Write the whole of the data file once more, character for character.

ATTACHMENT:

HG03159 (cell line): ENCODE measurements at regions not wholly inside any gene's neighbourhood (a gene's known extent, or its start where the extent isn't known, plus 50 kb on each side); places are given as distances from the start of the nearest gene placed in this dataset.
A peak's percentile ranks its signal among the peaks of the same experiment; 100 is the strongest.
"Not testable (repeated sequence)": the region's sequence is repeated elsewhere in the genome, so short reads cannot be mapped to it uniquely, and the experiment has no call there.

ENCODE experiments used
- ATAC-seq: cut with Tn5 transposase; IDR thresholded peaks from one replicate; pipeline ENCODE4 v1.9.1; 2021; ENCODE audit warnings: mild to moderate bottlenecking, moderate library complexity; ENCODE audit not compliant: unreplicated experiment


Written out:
HG03159 (cell line): ENCODE measurements at regions not wholly inside any gene's neighbourhood (a gene's known extent, or its start where the extent isn't known, plus 50 kb on each side); places are given as distances from the start of the nearest gene placed in this dataset.
A peak's percentile ranks its signal among the peaks of the same experiment; 100 is the strongest.
"Not testable (repeated sequence)": the region's sequence is repeated elsewhere in the genome, so short reads cannot be mapped to it uniquely, and the experiment has no call there.

ENCODE experiments used
- ATAC-seq: cut with Tn5 transposase; IDR thresholded peaks from one replicate; pipeline ENCODE4 v1.9.1; 2021; ENCODE audit warnings: mild to moderate bottlenecking, moderate library complexity; ENCODE audit not compliant: unreplicated experiment